“Roger and I took a side detour up this adjoining smaller glacier and, on the way up, we climbed into a large crevasse area that was in the shape of a very large funnel, with a big black hole at the bottom where water, rocks, gravel, dirt and ice were sliding down the edge into it. The diameter distance across the top of this steep funnel shaped, large open ice pit of slick ice, must have been at least a couple hundred feet, if not larger. When a large rock or ice chunk fell and slid down the edge of this large funnel and into the big black hole at the bottom, you could hear it rumble for what seemed like a minute or two as it fell toward the bottom of the glacier. We looked up and found that it was too steep to climb directly around or by it. I told Roger that we would have to climb back down and then climb back up the mountain beside and above it. He looked around and said, “I think we can climb around this small ledge of ice near the top edge above us.” We did have on our ice crampons and had our ice axes to assist in climbing on ice but that was it. This ice ledge was 4-5” to maybe 10’’ at the widest for a distance of at least 40 feet or more around the edge of this steep, wet, slick chunk of blue ice. I said, “there is no way.” Typical “mountain goat Roger” said we could do it. Being a praying man, I prayed as he started around this thin ledge of slick ice with a full pack, rifle in one hand and ice axe in the other. Miraculously, Roger made it. When he got to the other side, I was still standing there “frozen”. He said, “Come on you can do it.” I was literally scared to death (almost anyway), but started and prayed all the way and by God’s grace made it in spite of myself. I remember when I got to the other side, I had to sit down because I was so weak and drained mentally and physically. To Roger it just seemed like another day on a glacier, but for me it was almost life altering. After several miles up that side glacier, we only found a few goats. We then had to come back down the same glacier. Before we got to the “big funnel”, I said, “I am not going to take a chance of falling into the big black hole in that glacier and being frozen into it for eternity.” Roger said, “I am not going to climb up the side of this mountain and around to avoid that hole.” As I started up the mountain I asked, “Roger, what are your last words you want me to tell Karen?” I had not gone too far, when I looked back and saw him coming up the side of the mountain behind me. That was a tough day on the glacier.”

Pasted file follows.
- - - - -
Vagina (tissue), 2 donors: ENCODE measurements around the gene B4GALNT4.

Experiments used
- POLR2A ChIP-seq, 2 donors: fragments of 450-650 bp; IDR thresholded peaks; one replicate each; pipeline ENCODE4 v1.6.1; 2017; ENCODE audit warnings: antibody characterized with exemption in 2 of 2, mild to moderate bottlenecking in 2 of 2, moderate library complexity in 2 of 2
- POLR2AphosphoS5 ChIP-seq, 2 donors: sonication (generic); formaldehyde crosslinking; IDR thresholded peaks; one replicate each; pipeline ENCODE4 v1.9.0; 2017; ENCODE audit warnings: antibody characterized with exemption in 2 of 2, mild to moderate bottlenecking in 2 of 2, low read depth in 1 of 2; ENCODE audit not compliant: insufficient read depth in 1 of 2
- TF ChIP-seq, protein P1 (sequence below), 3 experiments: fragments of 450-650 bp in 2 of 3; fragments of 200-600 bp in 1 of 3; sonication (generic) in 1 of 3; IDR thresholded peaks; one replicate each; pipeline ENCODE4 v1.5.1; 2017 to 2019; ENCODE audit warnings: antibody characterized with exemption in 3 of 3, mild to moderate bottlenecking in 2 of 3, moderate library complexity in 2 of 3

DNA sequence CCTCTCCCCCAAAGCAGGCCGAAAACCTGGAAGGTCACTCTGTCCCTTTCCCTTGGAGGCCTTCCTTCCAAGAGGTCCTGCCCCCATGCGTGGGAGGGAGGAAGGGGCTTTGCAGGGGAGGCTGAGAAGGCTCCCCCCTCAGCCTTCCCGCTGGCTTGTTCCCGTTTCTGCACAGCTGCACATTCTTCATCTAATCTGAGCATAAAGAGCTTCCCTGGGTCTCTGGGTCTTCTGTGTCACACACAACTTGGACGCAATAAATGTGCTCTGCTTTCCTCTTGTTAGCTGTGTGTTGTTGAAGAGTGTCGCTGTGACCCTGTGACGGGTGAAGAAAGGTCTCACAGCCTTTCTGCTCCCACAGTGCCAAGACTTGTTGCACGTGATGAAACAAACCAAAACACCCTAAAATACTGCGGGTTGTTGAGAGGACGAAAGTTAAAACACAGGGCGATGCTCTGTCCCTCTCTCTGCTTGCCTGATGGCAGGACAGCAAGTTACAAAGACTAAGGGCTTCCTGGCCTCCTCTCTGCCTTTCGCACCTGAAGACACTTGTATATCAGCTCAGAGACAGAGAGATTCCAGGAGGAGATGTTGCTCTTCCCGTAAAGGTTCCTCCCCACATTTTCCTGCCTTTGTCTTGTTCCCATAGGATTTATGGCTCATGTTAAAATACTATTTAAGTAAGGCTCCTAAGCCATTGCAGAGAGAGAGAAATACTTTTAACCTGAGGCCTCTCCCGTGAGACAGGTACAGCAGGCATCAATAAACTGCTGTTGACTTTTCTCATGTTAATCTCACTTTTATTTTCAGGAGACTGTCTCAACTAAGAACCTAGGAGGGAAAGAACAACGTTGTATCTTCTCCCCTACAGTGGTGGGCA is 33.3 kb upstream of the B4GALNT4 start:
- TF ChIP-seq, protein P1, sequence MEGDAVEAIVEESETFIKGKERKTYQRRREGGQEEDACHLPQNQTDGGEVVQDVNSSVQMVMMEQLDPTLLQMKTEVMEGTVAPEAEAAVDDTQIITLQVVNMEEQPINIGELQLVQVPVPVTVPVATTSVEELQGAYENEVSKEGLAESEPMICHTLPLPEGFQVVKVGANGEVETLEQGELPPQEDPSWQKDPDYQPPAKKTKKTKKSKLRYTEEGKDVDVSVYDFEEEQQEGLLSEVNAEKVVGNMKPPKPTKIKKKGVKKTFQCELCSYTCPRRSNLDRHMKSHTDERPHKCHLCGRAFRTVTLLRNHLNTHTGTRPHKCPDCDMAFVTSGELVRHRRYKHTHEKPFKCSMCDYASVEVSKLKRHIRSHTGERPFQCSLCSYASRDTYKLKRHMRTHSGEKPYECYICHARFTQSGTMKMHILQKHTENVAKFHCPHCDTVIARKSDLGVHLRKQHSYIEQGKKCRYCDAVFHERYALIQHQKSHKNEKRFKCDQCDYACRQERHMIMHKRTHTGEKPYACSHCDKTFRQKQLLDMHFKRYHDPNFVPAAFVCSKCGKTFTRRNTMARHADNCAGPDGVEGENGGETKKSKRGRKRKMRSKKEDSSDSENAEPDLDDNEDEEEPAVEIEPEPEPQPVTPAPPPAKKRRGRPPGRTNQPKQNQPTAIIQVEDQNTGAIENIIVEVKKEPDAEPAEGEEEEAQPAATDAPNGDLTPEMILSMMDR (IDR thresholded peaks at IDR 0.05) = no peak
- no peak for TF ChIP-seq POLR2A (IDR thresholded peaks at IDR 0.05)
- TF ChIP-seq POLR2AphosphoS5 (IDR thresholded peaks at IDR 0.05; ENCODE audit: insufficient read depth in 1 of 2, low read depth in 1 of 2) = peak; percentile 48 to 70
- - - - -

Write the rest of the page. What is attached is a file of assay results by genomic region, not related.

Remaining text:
Ron and I were back at camp the evening of the fourth hunting day when we spotted a “super cub” circling a band of rams about five miles back toward the lake. It looked like the rams had come over Middle Mountain. The cub left and we got out the spotting scope to check out the rams. They were a long way off but even at that distance one looked like his horns were deep and flipped back. We hoped they would come our way. The next morning we couldn’t see the rams but the cub showed up again and started circling. The rams came out of a small draw and started up the mountain, coming our way. However, they were still a long way off. We watched them off and on all day long as they continued moving our way. Around 4 PM they were still high but they had made their way to within a mile of us. Looking at the big ram in the spotting scope with the blue sky in the background he looked spectacular. His horns were heavy and came down deep and flared out wide, I was sure he was at least 42”.